Spring Break. Pre-requisites: BIOS 500 and GH 580/EH 546. Introductory course risk assessment methods for infectious diseases, with emphasis on description of microbial infectivity, quantification of microbial concentrations in the environment, description of risk, and exposure in outbreaks. Upon completion of this short introductory course, students will be expected to understand the general approach of microbial risk assessment and to have acquired skills to work with specialists (microbiologists, epidemiologists, biostatisticians) in a multidisciplinary team to tackle microbial risk assessment problems. Cross listed with EH 547.

GH 507 (2) Health as Social Justice
Fall. Offers an interdisciplinary approach to understanding the complexities inherent in improving the health of communities. Examines the multiplicity of social factors that affect health and working models of approaches to favorably alter them. Initiated by students, and cross-listed with the Nell Hodgson Woodruff School of Nursing, the Emory University School of Law, and Candler School of Theology. Emphasis is on enhancing one's life as a professional including both leadership roles and personal dimensions by expanding self awareness and strengthening critical thinking skills. The pedagogy and class design utilize a participatory, learner-directed approach to education. This approach makes possible an engaged experience with issues fundamental to social justice - power relations, empowerment, and participation.

GH 508 (2) Seminar in Health and Human Rights
Spring. Examines a spectrum of issues related to health and human rights including three main topics: health as a human right, the impact of human rights abuses on health, and strategies for the adoption of a human rights framework to public health program planning and practice. Case studies among vulnerable populations of interest to public health professionals in each of these topics are utilized to support critical inquiry into the field of health and human rights.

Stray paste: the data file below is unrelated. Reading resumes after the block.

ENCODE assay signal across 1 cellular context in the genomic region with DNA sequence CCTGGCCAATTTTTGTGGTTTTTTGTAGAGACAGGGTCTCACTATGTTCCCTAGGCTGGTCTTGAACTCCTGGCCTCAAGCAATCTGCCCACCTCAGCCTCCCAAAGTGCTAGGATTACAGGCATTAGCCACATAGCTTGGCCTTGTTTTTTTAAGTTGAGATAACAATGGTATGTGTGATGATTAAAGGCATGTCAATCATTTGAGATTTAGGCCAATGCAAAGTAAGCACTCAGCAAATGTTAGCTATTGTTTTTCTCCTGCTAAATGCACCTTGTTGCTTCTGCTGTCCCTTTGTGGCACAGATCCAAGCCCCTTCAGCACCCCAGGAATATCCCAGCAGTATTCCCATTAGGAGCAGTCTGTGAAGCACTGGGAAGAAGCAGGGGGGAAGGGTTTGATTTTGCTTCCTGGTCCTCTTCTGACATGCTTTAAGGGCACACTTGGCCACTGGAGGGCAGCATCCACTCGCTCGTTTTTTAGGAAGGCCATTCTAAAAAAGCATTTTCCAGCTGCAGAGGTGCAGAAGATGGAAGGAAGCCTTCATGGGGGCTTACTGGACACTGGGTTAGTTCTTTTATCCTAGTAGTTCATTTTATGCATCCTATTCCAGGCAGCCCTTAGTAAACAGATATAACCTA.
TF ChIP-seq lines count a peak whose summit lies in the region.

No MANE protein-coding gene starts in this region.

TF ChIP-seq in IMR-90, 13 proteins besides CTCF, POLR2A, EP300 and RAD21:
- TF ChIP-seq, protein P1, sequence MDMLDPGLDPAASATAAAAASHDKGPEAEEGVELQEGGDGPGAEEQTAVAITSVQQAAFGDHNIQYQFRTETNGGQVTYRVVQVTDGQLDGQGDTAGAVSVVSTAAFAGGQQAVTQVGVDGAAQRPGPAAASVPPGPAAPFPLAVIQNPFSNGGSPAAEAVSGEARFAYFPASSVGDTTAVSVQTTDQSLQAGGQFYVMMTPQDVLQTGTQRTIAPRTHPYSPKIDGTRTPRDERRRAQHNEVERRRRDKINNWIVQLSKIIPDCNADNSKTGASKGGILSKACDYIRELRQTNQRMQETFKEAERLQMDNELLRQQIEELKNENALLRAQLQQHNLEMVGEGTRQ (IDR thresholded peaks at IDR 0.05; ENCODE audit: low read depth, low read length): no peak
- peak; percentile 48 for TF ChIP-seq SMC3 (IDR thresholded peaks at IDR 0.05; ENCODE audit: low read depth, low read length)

GH 509 (2) Knowledge Translation - from Research to Policy and Practice
Spring. This course aims to introduce students to translation of scientific knowledge into real-world implementation (policy, practice, behavior change). The course covers: determining burdens; identifying proven interventions and barriers that impede implementation; designing innovative and creative solutions, and the studies to test these; and informed decision-making as well as implementation and sustainability. Students will be exposed to case studies of health interventions globally which illustrate theoretical concepts while providing inspiration and motivation.

GH 510 (2) Epidemiological Methods in Humanitarian Emergencies
Spring. Prerequisites: BIOS 500, EPI 530, GH 512. This course will cover epidemiologic methods used in complex humanitarian emergencies; such as rapid assessment, surveillance, survey design (with a focus on cluster surveys) and analysis. In addition, the class will include other topics such as outbreaks in emergencies.Teaching methods will combine lectures and case studies of recent humanitarian emergencies. Classes will be very participatory.Five day intensive held over Spring Break.

GH 511 (2) International Infectious Diseases
Spring. Prerequisite: EPI 530. Offers an epidemiological, clinical and public healthperspective of selected acute infectious diseases of current national and international interest. Emphasizes the agent, methods of transmission, the host, role of surveillance, and methods of control and prevention.

GH 512 (2) Health in Complex Emergencies